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James Carter Quintet - Lookin' at Lock: The Music of Eddie “Lockjaw” Davis

1st November 2024

'Eddie Davis was a bop stylist whose brawny tone, convulsive energy and reservoir of licks laid down a gladiatorial challenge to any horn player who dared encounter him on a stage or in a recording studio. James Carter displays a similarly ruthless edge, his tenor—one of a contingent of wind instruments that he’s mastered—ripping through chord changes with unabashed vigour and lusty abandon. In this show, titled “Lookin’ at the Lock,” Carter tips his hat to his mighty predecessor as he leads a charging quintet featuring Satish Robertson on trumpet. Prepare for plenty of sweat and tears of exhilaration.' (Steve Futterman)

Ticket prices

£40 – £60

Line-up

JAMES CARTER – saxes
SATISH ROBERTSON – trumpet
GERARD GIBBS – piano
HILLIARD GREENE – bass
ELMAR FREY – drums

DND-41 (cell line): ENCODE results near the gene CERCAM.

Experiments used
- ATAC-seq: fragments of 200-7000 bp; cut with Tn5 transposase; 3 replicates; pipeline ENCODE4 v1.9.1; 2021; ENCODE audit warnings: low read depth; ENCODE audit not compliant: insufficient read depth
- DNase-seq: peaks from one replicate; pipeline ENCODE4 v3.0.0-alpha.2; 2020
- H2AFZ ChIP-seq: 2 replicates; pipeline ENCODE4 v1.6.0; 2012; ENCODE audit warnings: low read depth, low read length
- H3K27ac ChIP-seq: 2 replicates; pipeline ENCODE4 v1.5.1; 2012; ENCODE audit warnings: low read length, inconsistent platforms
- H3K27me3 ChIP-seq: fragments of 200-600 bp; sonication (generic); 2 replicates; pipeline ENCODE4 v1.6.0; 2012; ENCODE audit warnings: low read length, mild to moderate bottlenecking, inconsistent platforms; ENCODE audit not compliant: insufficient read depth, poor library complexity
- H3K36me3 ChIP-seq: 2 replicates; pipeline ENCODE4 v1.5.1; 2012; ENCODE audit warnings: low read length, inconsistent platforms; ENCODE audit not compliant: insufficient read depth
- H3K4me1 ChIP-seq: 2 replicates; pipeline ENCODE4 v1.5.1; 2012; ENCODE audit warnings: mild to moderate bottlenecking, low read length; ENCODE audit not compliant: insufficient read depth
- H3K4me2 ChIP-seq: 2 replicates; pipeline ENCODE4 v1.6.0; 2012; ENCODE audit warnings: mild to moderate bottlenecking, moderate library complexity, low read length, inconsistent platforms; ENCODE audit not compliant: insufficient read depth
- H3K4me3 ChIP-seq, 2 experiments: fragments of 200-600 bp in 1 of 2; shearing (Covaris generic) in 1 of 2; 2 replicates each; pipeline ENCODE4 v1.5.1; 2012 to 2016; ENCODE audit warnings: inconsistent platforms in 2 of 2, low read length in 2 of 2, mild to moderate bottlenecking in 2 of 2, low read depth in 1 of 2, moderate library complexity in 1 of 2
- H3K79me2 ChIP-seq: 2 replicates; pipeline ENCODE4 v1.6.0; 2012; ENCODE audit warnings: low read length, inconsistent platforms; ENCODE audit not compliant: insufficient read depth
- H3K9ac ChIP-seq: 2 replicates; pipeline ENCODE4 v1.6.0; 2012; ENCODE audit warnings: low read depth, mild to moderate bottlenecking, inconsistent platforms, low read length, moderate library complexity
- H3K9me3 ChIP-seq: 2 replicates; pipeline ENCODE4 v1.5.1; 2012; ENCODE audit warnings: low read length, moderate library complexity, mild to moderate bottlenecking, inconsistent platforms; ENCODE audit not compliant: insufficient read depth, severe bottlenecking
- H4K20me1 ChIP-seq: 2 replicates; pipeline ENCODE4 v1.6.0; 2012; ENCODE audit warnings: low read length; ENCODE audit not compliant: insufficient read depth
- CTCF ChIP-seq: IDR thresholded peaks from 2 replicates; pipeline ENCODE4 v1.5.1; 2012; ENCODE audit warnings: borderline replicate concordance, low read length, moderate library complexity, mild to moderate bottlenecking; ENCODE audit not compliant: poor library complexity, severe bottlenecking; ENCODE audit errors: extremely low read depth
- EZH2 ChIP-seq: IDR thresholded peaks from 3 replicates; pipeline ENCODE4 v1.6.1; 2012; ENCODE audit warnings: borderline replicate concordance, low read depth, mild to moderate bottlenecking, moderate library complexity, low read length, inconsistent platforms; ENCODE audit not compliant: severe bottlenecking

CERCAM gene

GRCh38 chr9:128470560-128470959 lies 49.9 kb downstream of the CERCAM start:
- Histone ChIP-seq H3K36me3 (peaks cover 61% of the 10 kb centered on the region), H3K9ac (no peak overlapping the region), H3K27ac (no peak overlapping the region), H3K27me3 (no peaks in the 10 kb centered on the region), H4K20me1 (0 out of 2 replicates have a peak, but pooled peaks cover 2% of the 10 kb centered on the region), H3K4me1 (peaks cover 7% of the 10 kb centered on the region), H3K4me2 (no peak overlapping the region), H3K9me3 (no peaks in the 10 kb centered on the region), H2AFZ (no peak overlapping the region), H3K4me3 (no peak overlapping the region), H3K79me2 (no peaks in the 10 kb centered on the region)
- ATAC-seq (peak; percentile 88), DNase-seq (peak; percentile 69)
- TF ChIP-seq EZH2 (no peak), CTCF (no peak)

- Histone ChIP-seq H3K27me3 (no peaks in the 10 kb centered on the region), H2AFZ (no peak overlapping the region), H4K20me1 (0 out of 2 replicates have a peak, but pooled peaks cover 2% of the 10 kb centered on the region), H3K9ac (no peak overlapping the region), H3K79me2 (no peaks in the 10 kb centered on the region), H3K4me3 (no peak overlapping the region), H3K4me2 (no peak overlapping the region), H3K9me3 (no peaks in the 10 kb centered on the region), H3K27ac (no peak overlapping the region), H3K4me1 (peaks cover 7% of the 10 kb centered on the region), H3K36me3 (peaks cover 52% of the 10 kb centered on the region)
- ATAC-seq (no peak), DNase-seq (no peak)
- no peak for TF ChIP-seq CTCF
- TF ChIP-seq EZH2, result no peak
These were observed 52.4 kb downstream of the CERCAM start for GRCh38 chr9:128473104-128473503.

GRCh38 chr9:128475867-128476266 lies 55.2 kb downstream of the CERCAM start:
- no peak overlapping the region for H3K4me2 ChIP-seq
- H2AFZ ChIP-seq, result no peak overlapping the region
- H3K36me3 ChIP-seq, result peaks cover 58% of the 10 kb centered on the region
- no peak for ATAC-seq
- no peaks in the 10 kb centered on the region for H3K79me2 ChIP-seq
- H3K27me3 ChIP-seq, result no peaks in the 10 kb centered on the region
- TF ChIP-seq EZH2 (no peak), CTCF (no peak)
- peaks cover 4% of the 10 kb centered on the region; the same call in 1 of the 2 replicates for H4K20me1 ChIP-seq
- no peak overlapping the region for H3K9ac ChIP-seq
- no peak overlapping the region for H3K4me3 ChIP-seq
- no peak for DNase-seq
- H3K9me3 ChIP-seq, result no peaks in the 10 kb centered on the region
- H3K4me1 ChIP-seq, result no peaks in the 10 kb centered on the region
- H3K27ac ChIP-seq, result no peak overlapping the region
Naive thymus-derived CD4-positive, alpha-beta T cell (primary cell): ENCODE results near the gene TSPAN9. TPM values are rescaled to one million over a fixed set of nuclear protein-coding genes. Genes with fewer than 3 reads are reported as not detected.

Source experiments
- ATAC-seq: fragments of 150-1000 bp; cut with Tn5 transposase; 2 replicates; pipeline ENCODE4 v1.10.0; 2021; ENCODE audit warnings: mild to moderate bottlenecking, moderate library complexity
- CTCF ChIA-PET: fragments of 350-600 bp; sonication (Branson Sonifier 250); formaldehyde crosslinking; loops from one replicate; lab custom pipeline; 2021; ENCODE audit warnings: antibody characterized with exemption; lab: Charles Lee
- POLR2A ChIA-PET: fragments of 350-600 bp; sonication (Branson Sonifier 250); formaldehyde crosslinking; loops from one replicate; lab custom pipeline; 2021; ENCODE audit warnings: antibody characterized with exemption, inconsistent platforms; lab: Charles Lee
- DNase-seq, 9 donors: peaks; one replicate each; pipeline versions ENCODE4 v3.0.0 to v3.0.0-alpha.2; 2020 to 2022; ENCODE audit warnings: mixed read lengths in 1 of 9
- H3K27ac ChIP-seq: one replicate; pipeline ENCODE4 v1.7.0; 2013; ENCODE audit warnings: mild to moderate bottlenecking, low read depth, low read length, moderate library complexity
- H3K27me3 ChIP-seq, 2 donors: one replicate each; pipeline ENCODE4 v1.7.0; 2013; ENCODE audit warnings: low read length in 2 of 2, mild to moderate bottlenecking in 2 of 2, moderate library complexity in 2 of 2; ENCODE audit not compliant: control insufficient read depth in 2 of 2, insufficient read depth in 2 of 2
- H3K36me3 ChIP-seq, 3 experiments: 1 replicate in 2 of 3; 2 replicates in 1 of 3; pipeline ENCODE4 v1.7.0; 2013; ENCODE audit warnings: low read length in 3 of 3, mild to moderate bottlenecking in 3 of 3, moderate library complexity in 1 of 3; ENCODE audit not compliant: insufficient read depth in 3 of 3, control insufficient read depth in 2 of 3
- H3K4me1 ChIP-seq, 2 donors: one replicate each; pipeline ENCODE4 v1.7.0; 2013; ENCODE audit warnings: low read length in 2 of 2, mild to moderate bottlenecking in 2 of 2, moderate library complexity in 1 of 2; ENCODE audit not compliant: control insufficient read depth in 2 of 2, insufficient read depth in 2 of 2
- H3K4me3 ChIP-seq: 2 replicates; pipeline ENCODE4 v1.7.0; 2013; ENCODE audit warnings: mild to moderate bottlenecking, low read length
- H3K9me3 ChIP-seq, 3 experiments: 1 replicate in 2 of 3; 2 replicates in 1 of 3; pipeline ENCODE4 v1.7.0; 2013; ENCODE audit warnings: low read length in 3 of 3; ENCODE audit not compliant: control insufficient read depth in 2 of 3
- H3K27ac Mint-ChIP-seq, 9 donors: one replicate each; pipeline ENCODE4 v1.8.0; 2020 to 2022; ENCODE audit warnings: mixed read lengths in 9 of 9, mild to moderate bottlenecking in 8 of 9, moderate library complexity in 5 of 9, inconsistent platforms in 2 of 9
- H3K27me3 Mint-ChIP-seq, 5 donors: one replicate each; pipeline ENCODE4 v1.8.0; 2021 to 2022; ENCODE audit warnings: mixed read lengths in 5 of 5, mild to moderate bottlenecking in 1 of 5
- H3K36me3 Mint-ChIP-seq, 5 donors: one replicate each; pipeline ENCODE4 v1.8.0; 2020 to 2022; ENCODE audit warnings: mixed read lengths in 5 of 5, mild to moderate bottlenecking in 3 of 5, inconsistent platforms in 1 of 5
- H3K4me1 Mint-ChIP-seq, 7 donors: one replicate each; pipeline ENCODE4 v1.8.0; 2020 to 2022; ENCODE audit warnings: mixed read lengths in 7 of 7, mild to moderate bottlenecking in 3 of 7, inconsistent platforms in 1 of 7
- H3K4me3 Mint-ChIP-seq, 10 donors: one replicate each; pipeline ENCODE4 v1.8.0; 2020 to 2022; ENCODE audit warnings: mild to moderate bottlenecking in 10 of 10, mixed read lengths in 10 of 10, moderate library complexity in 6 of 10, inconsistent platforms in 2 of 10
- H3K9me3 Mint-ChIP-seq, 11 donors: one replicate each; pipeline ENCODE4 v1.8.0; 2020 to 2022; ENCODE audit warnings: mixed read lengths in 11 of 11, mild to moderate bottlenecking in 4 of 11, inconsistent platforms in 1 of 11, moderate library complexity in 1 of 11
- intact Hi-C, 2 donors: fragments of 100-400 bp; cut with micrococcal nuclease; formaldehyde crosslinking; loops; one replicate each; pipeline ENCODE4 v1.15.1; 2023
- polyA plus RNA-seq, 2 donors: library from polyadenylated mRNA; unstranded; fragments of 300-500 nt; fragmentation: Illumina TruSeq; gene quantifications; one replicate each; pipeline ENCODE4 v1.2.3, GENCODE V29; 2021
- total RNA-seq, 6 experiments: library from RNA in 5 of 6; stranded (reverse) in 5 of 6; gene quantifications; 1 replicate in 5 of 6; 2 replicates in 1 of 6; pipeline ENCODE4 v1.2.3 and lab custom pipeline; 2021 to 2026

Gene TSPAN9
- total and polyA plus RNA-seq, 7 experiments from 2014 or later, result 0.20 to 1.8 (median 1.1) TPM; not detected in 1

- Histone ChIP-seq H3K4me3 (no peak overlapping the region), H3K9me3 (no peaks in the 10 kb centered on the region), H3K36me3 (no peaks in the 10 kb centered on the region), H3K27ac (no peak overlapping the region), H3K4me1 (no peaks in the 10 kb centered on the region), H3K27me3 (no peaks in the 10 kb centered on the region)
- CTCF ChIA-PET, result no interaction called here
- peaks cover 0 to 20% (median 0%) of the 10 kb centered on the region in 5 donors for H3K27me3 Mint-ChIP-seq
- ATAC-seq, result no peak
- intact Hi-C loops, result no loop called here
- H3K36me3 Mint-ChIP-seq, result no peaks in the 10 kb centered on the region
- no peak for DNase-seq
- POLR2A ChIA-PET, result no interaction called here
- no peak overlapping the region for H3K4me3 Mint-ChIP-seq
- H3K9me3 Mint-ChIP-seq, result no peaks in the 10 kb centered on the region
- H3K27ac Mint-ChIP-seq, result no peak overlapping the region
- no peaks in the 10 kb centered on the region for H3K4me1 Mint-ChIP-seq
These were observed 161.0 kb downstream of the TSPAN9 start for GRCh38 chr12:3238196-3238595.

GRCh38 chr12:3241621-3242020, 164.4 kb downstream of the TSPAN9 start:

It was Basie Jam #3 that Carter was first introduced to Davis' playing. 'The authority, the twisted phrases which sometimes sounded as if he was playing backwards immediately caught my attention throughout this album.' He met Dr Jazz in 1985 and later learned of his spearheading the soul-jazz movement, his co-leader band with Johnny Griffin and being the straw boss in Count Basie's Orchestra. It was a personal trip for his 100th birthday that Carter decided to go on and tell the story of this forgotten titan of the tenor sax.

From moonlit ballads to funky workouts to the most cerebral kind of post-bop, in an intimate club or on a sprawling festival stage, the Detroit-born saxophone master can seem to deliver all of jazz history in a single set. Carter harbours a command of his instruments that is complete even when he appears on the verge of shattering his horn, overblowing rapid-fire lines to otherworldly effect, he’s evoking early jazz, jump blues, the avant-garde and other lessons residing inside his vast, scholarly knowledge of the music of the African-American experience.

Like Eddie 'Lockjaw' Davis, Carter is an aggressive and highly entertaining player with prodigious technique and an endless supply of chops!

— Will Friedwald